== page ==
quito-plazaQuito, located in north-central Ecuador in the Guayllabamba river basin, is the place for an exciting week-long vacation in the epicenter of history, culture and the arts in this corner of the Americas.
As the site of one of the largest best-preserved historic centers in the world, Quito was the first to be declared a World Heritage Site by UNESCO in 1978. The city is home to more than 40 churches, 17 squares, 16 monasteries, and a local population brimming with hospitality and friendship. Get prepared to speak some basic Spanish before you head there and then wander around the great quarter and understand why this place has been referred to as the “Reliquary of the Americas”. From the festive market town to the stunning colonial era architecture, you fall in love with a community that promises to offer more than the usual.
Conjunto Monumental San Francisco is a magnificent church that contains several masterpieces, including the famous “Virgin of Quito” by Legarda. The sculpture, displayed at the main altar, depicts a winged virgin stepping on the devilÃs head. Built in the 1570s, the entire church was devoted to San Francis. This explains why the official city name would eventually be San Francisco de Quito.
On top of a large hill called El Panecillo stands a large statue of the La Virgin del Panecillo. This statue of the Virgin Mary can be seen from most vantage points in the city. A must visit as well is the Museo del Banco Central which is a repository of archaeological figures presented both in permanent exhibits and innovate high-technology slide shows.
Soups are a specialty in Quito. A tasty Locro soup (made with cheese, potato and avocado) will wake up your taste buds. For those ready to be a bit more daring, either the Yaguarlocro (potato soup with sprinklings of blood) or Caldo de Pata (a broth containing chunks of boiled cow hooves) should be an interesting choice. And if this challenge doesn’t seem good enough, try out the bull penis soup for that unforgettable meal.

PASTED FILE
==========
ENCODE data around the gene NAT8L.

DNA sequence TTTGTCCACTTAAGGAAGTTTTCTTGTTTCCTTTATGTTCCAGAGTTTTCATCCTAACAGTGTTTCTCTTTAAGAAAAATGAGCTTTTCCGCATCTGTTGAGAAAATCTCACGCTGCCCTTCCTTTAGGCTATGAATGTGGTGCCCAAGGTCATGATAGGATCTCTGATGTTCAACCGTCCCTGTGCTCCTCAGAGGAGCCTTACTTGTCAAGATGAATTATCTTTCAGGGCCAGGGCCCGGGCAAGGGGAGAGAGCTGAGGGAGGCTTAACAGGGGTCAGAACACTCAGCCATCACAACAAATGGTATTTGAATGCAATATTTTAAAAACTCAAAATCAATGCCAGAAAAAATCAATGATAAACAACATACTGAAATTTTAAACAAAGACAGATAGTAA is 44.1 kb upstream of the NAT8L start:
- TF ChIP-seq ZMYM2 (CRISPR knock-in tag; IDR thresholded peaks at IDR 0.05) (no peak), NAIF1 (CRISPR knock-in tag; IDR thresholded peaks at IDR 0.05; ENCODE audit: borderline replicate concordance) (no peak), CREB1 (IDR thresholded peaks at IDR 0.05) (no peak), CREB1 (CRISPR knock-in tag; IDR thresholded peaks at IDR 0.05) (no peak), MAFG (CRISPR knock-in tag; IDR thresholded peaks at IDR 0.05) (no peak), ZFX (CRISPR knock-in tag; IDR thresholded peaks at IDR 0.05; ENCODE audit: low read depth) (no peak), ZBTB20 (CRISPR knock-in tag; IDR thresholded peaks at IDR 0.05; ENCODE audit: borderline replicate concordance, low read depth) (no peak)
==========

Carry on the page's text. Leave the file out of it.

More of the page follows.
Bakeries offer a sumptuous range of breads, pastries and snacks, such as empanadas. For breakfast, try the guacamole sandwich and the grilled plantain with cheese at Kallari (Wilson E4-266 at JL Mera Mariscal Sucre). Grab an outdoor table at Uncle HoÃs (Calama E8-29) and make sure to order a tasty bowl of pho (noodle soup) and sea bass with chili. Local favorites at Hasta La Vuelta, SeÃ’or (Chile Oe4-22 Palacio Arzobispal 3rd fl) include ceviche and secos de chivo.
Help will come to those who ask for it. The Quito Visitors’ Bureau publishes a useful map that showcases the city’s famous scenic spots. Pocket guides are also available on various activities. Several information centers are strategically located around the city, and each station provides maps, leaflets, a souvenir store, and of course, safe lockers for leaving bags.
The South American Explorers Club is not just a place to get information but also the best place to stop by and meet people. Located at Jorge Washington 311 y Leonidas Plaza, the place has been established with a strong commitment to helping visitors to Quito with various traveling issues such as accommodation, tour organization and transportation.
***We recommend when dining locally, be cautious…eat in moderation at established hotels and restaurants. Only eat fully cooked items…avoid salads and uncooked vegetables. Drink only sealed bottled water. As in any third world country, a case of “touristas” is not worth the risk!